Ultimate Summer – Review
Follow Genre: Tower Defense, Third-Person Shooter
Developer: Asmodev S.A.
Publisher: Ultimate Games
Platform: Switch, PS4, Xbox One, PC, PS5, Xbox Serie X/S
Tested on: PC

Ultimate Summer – Review

Site Score
Good: Powerful Story, Elaborate gameplay, Cheap as heck
Bad: The graphics and sounds could use an overhaul
User Score
(6 votes)
Click to vote
VN:F [1.9.22_1171]
Rating: 7.0/10 (6 votes cast)

In the summer, many people look forward to tropical temperatures so they can finally go on their dream vacation and blow off some steam. What if your vacation turns into a real nightmare, however? Step in the shoes of a retired butcher who wants to visit a zoo on an isolated island, not knowing the ghoulish situation that he is getting himself into. This may be a nightmare for some but an Ultimate Summer for others.


Ultimate Summer starts with an unnamed protagonist who is drawn to a remote island to visit a lovely zoo. Upon arrival, however, he stumbles on a pile of dead bodies and two strange figures who know about your past. They tell you to defend the place or be damned for all eternity. As our character used to be a butcher, he is skilled with certain deadly utensils, successfully defeating the first waves of attackers.

In the beginning, the game is really vague about what is going on, but slowly the story unfolds and tells you the background of the island and your character. After each level, there are a few slides, telling the story in a comic book format. This is not what you would expect from a budget indie game and it is actually quite nice. Ultimate Summer has a slow but steady flow as the game only has 23 levels.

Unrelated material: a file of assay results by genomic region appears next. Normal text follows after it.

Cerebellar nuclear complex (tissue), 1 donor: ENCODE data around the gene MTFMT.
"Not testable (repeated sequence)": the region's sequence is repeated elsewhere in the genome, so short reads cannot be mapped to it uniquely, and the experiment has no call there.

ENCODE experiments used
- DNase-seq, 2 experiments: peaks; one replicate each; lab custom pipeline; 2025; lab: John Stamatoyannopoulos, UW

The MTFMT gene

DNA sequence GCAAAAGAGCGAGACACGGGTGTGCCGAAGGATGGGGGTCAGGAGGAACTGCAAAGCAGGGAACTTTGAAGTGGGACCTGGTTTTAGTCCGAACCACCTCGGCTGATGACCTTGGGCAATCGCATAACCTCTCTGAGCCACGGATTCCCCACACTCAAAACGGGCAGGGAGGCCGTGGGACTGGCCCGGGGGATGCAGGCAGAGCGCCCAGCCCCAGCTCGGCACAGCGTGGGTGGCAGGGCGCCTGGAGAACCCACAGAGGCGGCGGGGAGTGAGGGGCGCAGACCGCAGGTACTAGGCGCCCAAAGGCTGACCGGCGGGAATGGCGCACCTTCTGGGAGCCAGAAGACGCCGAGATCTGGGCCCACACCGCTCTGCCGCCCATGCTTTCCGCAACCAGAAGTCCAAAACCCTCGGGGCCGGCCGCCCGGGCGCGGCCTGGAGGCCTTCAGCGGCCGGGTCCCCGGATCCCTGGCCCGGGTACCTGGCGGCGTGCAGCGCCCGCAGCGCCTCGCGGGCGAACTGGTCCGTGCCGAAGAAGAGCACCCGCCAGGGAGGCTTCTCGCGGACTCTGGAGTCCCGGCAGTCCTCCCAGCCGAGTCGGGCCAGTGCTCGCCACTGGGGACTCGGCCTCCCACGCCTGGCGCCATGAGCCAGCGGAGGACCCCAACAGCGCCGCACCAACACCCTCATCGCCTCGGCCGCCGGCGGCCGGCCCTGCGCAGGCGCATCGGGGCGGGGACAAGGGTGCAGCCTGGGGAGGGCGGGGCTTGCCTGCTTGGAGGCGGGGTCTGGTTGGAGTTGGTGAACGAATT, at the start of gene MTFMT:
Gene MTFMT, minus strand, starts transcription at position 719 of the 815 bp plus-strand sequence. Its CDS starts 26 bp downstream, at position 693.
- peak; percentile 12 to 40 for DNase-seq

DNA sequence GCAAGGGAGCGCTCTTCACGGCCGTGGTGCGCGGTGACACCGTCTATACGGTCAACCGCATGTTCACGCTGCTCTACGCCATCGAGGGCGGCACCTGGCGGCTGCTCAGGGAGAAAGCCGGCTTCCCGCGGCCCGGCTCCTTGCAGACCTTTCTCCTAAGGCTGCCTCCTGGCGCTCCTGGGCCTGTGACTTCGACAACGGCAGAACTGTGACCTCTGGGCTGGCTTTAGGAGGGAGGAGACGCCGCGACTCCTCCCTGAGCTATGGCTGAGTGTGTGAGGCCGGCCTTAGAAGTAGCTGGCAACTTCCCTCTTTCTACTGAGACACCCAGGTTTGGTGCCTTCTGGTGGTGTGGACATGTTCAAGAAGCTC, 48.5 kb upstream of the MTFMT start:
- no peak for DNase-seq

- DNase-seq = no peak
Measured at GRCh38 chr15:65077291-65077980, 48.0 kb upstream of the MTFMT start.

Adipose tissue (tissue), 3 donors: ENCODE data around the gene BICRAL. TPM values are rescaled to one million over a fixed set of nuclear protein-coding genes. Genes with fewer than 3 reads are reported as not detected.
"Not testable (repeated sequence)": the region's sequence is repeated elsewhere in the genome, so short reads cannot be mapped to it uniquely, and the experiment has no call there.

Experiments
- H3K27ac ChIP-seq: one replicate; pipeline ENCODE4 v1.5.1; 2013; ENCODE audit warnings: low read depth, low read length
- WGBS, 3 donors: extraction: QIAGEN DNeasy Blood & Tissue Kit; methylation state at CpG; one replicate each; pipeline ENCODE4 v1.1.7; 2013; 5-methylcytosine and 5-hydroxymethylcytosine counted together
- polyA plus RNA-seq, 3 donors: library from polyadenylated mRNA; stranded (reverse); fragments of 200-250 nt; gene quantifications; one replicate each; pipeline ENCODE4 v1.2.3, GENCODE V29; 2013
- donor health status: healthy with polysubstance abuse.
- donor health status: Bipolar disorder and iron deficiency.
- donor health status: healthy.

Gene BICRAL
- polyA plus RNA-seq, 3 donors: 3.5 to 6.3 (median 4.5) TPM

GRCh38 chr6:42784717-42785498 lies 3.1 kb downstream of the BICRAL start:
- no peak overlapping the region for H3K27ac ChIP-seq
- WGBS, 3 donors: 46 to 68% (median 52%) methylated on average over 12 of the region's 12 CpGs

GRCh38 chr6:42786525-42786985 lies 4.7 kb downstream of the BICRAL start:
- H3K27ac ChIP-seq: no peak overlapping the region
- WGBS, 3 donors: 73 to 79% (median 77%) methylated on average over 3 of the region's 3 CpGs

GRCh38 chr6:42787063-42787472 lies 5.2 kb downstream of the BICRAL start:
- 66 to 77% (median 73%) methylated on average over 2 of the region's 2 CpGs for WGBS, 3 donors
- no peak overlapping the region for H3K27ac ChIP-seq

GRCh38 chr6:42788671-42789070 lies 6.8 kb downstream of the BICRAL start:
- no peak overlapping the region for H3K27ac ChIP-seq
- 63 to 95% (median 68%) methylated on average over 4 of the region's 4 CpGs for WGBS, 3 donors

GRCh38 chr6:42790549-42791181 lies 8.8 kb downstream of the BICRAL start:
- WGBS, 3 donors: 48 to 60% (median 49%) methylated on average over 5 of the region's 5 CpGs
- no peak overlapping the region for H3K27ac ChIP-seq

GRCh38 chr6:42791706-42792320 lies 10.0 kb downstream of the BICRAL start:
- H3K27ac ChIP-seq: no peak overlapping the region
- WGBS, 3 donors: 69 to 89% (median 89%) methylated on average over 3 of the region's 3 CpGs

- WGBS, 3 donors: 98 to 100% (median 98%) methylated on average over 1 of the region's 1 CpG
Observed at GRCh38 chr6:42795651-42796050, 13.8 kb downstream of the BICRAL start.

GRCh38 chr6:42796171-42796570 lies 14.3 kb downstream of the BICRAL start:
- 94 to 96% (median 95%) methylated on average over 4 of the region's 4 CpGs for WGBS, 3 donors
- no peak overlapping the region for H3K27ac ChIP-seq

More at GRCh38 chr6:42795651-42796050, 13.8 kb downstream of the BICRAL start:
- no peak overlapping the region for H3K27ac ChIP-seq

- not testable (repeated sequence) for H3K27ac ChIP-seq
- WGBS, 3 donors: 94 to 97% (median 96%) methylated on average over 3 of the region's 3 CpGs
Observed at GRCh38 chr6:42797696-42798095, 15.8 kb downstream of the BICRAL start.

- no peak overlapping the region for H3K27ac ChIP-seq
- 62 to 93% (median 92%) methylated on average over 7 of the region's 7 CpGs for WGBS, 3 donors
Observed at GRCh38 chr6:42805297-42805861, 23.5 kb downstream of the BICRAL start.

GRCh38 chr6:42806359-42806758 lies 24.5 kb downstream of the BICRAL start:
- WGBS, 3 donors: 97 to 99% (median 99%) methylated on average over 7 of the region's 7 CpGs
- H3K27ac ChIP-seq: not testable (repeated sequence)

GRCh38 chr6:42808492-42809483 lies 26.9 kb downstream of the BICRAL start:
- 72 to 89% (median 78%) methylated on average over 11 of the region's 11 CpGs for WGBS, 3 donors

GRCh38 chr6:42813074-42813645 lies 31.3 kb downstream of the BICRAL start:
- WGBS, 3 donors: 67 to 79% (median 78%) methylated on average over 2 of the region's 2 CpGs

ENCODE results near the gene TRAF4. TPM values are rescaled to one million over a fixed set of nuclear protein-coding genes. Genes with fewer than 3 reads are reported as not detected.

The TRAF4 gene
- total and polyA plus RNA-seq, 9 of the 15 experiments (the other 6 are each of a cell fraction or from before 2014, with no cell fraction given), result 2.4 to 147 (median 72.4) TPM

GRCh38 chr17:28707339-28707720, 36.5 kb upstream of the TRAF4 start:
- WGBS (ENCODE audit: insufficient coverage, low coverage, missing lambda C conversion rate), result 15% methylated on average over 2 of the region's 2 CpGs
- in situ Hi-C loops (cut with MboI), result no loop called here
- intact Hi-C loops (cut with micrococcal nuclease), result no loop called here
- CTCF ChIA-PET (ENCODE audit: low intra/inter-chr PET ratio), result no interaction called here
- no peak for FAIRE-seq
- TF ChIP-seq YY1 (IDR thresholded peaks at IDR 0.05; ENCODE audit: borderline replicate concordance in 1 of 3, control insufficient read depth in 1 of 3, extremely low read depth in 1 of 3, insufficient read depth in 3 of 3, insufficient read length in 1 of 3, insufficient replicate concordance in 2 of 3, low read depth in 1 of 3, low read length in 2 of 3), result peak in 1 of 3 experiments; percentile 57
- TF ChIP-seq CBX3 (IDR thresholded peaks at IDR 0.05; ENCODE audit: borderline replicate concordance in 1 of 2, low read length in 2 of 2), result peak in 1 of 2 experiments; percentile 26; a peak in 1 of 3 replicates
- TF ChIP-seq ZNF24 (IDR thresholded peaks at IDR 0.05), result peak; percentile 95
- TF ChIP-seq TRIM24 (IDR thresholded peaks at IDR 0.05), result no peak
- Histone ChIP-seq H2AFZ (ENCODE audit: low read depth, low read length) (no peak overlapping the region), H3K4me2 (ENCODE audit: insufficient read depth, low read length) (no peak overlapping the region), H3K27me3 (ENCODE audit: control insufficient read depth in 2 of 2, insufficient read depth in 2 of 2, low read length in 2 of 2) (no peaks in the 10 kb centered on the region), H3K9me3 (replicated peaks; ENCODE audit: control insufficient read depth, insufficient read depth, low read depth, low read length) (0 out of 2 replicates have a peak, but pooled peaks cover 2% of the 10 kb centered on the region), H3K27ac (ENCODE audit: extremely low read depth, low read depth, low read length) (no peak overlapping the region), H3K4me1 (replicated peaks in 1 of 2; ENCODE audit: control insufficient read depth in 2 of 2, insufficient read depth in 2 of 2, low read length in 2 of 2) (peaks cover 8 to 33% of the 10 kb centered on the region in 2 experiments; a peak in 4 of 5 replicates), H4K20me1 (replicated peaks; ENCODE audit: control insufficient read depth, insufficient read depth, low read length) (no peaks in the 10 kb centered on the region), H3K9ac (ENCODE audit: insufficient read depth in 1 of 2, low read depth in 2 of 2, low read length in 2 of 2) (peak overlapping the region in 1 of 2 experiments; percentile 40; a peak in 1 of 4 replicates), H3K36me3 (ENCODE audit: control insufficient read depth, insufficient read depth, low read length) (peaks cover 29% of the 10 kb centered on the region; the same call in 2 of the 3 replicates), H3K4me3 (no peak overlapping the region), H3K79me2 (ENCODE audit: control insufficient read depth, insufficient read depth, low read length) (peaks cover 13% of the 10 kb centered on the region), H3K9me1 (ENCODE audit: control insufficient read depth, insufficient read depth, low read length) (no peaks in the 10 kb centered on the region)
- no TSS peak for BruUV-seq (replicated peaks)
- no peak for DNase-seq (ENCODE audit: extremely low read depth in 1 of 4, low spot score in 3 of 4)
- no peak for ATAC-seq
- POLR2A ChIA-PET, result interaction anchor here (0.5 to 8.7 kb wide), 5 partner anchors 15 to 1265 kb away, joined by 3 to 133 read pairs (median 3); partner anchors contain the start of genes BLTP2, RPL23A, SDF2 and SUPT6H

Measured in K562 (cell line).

For a game that costs as much as a sandwich, you can’t expect wonders in the graphical or sound department. In all honestly, most assets look like they came from the Unity store and the animations have the same quality as twenty years ago. Even though there isn’t much going on from time to time, the game suffers serious frame drops; even on a more powerful system. Despite all the shortcomings, however, the setting does feel right. As you are on a sketchy remote island, the infrastructure is either really old or run down and it fits in nicely with the theme of being a tower defense game.


As you might have expected from looking at the game, the sounds share the same simplicity as the graphics. There is some basic rock music playing in the background, but nothing to really get your adrenaline flowing. The sound effects are pretty simple but they get the job done. While most of these SFX don’t really come off as annoying, the constant machinegun fire from your secondary weapon can make you deaf after a few waves.


Ultimate Summer is a hybrid between a third-person shooter and a tower defense game. Your main goal is to defend the strange machine that is placed inside your camp and survive the night. It all starts when the main protagonist goes to an island for a well-earned vacation. Stumbling upon a pile of dead bodies, he is instructed to prepare himself because a demon invasion is coming. As it turns out, the island now houses a bunch of delinquents that are raging a battle against heaven, hell, and everything in-between.